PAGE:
Lit by the moon, the roan was stained a faint blue, the colour of late-winter-afternoon shadows on crusted snow. Coat smooth as ice, chest and haunches hard as ice, eyes cold as ice, a Nez Perce horse from beyond the mountains which wore snow on their heads all the year round, a horse from behind the Backbone of the World.

When he saw him, Fine Man knew the promise of the dream was true and he rose from behind the juniper bush to show himself plain to the winter horse. Broken Horn's sharp intake of breath through the teeth was a warning, but Fine Man gave no indication he heard him, his ears were stopped to any sound except the singing inside him, the power chanting in him. He stood upright in the moonlight, upright in his Thunderbird moccasins with the beaded Bird green on each foot, upright in the breechclout his Sits-Beside-Him wife had cut from the striped Hudson's Bay blanket. He gazed down at his hands, at the skin of his muscled thighs, at his belly, and understood. White moonlight was his blizzard, a blizzard to blind the eyes of his enemies who lay frozen to the ground in the grip of his medicine-dream, drifted over by the heavy snow of sleep.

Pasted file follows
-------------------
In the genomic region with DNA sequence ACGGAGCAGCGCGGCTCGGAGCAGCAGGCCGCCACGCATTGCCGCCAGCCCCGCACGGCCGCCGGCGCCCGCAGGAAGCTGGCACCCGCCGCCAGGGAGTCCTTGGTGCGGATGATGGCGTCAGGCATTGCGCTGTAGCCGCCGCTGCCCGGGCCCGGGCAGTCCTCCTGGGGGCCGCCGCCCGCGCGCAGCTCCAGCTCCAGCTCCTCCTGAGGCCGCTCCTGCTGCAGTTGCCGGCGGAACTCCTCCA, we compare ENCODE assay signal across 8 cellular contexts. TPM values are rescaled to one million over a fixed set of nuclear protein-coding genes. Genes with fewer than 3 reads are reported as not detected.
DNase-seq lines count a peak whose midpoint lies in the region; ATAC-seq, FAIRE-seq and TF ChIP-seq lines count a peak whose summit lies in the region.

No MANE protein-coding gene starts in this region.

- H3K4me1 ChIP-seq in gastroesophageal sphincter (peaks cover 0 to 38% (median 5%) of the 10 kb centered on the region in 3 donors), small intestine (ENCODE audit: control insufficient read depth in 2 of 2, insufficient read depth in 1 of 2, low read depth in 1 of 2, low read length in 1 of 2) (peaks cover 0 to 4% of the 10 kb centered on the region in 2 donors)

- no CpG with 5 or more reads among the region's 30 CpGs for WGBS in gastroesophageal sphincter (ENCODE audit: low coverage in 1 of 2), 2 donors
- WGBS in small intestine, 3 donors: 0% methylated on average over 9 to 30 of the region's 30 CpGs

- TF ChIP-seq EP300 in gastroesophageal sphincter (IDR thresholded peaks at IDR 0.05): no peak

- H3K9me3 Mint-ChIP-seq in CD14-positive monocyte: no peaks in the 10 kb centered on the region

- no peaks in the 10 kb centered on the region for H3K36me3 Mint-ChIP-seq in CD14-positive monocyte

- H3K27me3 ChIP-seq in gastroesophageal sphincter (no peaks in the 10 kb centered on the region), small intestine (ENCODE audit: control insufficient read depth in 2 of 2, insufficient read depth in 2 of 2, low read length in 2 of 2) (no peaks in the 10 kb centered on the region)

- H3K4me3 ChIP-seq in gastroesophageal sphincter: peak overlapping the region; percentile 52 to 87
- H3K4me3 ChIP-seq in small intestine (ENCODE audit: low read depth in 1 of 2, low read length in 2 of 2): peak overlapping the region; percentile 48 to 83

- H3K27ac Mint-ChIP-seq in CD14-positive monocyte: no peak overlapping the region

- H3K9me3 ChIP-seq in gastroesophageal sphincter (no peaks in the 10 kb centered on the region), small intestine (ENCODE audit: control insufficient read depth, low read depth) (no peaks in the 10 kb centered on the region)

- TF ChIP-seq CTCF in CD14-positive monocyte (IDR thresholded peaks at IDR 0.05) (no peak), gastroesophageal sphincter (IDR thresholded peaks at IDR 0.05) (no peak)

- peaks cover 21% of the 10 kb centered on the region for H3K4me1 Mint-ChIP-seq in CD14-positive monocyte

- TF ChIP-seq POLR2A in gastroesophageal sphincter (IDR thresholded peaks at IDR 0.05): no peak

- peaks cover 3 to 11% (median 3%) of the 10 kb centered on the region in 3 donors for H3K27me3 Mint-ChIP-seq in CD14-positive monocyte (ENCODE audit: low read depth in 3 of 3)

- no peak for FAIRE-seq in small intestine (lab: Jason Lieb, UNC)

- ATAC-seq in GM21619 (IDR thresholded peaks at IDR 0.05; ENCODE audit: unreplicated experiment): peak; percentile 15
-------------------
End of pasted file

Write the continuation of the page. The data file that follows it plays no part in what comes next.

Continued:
He edged toward the horse, addressing him in a soft voice, politely. Fifty yards to his left, the fire was rustling, hot embers cracking like nuts, spitting like fat. Behind him, Horn lifted himself to one knee, swiftly spiking three arrows in the ground near where his bow lay, and aimed the fukes at the sleeping body of a wolfer.

"Little Cousin," said Fine Man in a soothing voice, "Little Cousin, do not be afraid. Don't you recognize me? I am the man you dreamed, the man with the lodge of plenty. I am the man you led your brothers to." He stopped for a moment. "Take a good look at me. There is no harm in my hands," he murmured, displaying empty palms to the roan. Turning and pointing to Broken Horn, crouched with his musket levelled at the sleeping white man, he said, "That man there came with me to find you. Some of your brothers may choose to live with him--if they so decide. It is for them to choose." He stepped forward lightly, words rustling lightly. "Cousin, you are a beautiful being. I do not say this to flatter you. The white man rides you with steel spurs and a steel bit in your mouth. This is not how to sit upon a beautiful being--with cruelty." They were face to face now, he and the blue roan. He removed his left moccasin, the moccasin of the heart side. "Feel, Cousin, there is no harm upon my feet," he said, reaching up carefully to gently stroke the roan's nose with the moccasin. He pursed his lips and blew softly into the left nostril of the horse, who snorted Fine Man's breath back in surprise, shaking his head from side to side.